Angela Kelsey

Tell the Story

book 3 of 24 books in 28 days: the best day the worst day

Filed in Books, Memoir, Writing :: February 6, 2010


Like Joan Didion's The Year of Magical Thinking (my "book 2"), Donald Hall's The Best Day the Worst Day is a writer's memoir of the death of a writer/spouse.   

Jane Kenyon was ill and treated for leukemia for fifteen months before she died, as opposed to John Gregory Dunne's sudden death from heart failure.  And whereas Didion completed her book one year and one day after Dunne's death (actually writing it, according to Wikipedia, in a little less than three months), Hall's book was published ten years after Kenyon's death.  Hall published a collection of poetry about Kenyon, Without: Poems, on the third anniversary of her death.

I've wondered about how time between events and writing about them affects what one writes.  How would any of the books I'm reading, or the one I'm writing, be different if more or less time had passed?  I'm still thinking about it–maybe I'll have an answer someday, or maybe someone will answer in the comments–anyone, please?

If I ask of Hall's memoir the question of how he and Kenyon "did" marriage, I think it answers in two ways:

"With rare exceptions, we remained aware of each other's feelings.  It took me half my life, more than half, to discover with Jane's guidance that two people could live together and remain kind." 

He makes a similar observation about the importance of kindness and consideration earlier in the book, and I agree with him that it's a worth restating. 

He also writes about the importance of a couple's having a "third thing" at which to look together.  A third thing could be children, pets, travel, church, any number of things, but he concludes that for him and Kenyon, the primary third thing was poetry:

"Of course: the third thing that brought us together, and shone at the center of our lives and our house, was poetry–both our love for the art and the passion and frustration of trying to write it."

The book is about how he grieved the loss of his wife, but he also writes about how he and Kenyon "did" grief during various losses during their twenty years together, and again he goes to poetry:

"When someone died whom we loved, we went back to the poets of grief and outrage, as far back as Gilgamesh; often I read aloud Henry King's "The Exequy," written in the seventeenth century after the death of his young wife.  Poetry gives the griever not release from grief but companionship in grief.  Poetry embodies the complexity of feelings at their most intense and entangled, and therefore offers (over centuries, or over no time at all) the company of tears."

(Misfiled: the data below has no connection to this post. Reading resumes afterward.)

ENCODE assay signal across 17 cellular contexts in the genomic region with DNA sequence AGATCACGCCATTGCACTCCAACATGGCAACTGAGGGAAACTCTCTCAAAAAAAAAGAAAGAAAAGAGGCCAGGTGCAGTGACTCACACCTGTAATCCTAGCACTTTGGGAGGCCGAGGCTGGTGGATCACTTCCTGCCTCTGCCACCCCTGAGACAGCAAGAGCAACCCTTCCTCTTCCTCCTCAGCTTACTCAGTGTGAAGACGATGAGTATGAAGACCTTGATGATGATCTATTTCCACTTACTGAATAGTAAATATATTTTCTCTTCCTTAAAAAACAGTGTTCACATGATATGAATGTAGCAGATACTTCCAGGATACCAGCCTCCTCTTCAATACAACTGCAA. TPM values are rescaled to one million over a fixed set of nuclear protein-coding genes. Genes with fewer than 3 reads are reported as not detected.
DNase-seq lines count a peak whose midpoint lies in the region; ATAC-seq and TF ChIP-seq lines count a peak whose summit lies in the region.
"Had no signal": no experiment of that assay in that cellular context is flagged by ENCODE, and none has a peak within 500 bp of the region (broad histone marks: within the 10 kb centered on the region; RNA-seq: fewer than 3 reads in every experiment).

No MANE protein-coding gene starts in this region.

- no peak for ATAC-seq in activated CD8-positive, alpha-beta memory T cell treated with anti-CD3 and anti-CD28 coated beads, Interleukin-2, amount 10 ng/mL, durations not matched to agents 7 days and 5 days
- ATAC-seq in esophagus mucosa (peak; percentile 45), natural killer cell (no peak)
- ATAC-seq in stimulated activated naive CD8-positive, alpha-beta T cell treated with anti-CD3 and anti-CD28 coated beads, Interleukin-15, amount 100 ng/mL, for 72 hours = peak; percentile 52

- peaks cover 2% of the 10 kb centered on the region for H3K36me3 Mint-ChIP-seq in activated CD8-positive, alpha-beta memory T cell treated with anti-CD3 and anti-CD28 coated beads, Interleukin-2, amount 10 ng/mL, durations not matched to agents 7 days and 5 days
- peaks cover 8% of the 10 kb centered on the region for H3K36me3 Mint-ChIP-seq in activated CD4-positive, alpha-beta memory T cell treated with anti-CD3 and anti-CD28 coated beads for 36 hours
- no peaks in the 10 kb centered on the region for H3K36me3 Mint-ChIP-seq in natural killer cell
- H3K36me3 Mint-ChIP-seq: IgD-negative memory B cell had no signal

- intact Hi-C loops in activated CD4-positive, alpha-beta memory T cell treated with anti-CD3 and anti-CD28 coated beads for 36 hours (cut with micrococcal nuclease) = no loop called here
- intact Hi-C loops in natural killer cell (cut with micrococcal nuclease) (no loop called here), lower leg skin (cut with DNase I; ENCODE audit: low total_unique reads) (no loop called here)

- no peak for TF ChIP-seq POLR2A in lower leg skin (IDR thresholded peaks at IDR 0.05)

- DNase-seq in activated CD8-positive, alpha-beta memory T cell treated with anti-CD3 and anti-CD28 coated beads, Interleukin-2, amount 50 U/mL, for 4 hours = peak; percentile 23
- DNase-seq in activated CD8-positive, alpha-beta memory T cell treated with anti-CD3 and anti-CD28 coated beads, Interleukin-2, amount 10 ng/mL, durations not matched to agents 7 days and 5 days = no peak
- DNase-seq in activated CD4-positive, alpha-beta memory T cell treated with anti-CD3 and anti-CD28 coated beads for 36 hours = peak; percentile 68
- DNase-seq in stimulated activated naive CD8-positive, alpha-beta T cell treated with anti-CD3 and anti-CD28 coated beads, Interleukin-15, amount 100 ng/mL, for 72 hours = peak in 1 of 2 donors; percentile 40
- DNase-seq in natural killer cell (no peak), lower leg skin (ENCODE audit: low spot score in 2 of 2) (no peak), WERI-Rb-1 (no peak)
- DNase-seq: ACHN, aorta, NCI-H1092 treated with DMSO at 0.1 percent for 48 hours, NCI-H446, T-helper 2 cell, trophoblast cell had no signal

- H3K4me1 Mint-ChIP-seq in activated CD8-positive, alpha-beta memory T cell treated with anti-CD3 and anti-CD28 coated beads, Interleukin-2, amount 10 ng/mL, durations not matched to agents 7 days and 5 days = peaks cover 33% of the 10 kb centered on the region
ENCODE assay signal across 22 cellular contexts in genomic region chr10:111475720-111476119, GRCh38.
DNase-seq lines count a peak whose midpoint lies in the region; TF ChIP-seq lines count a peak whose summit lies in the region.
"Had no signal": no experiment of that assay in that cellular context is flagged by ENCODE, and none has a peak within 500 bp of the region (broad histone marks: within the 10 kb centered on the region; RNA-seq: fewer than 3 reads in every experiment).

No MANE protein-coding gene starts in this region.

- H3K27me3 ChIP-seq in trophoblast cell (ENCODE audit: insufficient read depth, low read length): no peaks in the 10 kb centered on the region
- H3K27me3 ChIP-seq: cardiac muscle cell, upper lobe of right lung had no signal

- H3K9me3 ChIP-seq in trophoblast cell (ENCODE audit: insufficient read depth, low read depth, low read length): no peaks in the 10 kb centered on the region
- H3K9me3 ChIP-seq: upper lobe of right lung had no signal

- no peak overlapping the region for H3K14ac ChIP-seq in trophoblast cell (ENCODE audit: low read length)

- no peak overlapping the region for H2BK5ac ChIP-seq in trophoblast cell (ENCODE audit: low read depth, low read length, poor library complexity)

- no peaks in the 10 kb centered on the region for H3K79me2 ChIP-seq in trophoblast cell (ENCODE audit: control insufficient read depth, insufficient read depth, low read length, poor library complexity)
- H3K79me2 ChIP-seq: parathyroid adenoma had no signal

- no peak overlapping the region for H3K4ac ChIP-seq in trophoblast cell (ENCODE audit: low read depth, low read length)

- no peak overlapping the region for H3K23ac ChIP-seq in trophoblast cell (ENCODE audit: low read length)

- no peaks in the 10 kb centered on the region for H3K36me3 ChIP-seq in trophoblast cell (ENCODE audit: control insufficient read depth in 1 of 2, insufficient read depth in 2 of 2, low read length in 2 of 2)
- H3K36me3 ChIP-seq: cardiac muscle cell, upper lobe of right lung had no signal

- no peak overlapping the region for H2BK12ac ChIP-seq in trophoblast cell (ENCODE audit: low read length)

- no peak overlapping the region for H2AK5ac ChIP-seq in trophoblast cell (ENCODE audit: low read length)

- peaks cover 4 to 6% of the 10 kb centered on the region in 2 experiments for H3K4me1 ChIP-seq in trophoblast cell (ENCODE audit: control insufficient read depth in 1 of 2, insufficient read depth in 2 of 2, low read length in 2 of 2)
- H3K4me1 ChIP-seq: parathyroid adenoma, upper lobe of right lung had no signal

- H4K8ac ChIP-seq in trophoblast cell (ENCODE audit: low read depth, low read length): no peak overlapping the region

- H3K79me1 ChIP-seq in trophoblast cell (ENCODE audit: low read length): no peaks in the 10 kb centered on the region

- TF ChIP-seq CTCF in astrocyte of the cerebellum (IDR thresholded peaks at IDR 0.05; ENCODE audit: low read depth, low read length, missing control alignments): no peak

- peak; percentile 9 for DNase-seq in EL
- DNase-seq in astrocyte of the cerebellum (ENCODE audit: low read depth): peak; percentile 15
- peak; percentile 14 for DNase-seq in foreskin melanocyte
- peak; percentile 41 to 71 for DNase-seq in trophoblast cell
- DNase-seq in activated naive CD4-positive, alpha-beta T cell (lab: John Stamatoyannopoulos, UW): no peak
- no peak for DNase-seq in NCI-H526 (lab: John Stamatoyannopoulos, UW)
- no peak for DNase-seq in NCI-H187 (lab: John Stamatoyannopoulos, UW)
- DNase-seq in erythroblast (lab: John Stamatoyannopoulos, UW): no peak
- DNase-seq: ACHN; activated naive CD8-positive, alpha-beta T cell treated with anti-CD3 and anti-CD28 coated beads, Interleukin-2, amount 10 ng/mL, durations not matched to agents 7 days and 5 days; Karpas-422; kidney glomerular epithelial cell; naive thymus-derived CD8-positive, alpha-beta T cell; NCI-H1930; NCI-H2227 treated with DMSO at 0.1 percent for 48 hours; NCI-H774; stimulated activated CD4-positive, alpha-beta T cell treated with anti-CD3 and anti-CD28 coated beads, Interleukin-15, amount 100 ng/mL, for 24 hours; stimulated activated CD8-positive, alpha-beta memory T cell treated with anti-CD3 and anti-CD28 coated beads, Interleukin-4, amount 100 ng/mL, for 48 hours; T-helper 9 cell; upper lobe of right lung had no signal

As for how Hall "does" memoir, he uses an alternating chapter structure.  He says that when he and Kenyon gave poetry readings together, they alternated, ABAB, taking turns at being A and B, and he uses that ABAB structure here.

The first chapter concerns Kenyon's death and funeral, and then in the second chapter he moves back in time not to the beginning of their relationship or the beginning of their marriage, but to the time three years after their marriage when they moved to Eagle Pond, where they would live together until Kenyon's death and where Hall still lives.  Then in the third chapter he goes to Kenyon's diagnosis of leukemia, and in the fourth to how they met, and so on, alternating chapters focusing on the pre-leukemia years and the last fifteen months of their marriage. 

He contrasts the two phases of their lives:

"It was Leukemia Day, to be repeated for fifteen months.  In our twenty years at Eagle Pond, Jane and I lived by routine, repeating the same motions in our big old house, schedules of work and love, reading and gardening.  Now the schedule was nausea and dread, elevators and cafeteria, boredom and panic and occasionally relief."

Hall is frequently poetic, and I found myself underlining simply for the beauty of his language.  A few examples:

Regarding the funeral, "I embraced two hundred people beset by a remediless disappearance."

Regarding an evening spent alone in a Days Inn while Jane was in a nearby hospital, he mentions a "tubal basketball game dimly observed."

And finally, he writes, in the book's epilogue, "Today, ten years
after her death, her poems endure.  So do I, still at Eagle Pond Farm,
where Jane fills the air around me like a rainy day."

Filed in Books, Memoir, Writing


  1. whollyjeanne

    i enjoy memoirs written in the voice of immediacy, and i enjoy memoirs that have been distilled by time. with time, edges soften, colors fade, an we are left with what’s most important to the author. this is one i’ve fondled. now i am inspired to pick it up an actually read it.

  2. Shirley

    Lovely idea to read in depth and rapid succession with the same set of questions. I will want readers of http://www.100memoirs to know about all 24 of these reviews. You definitely made me want to read this one.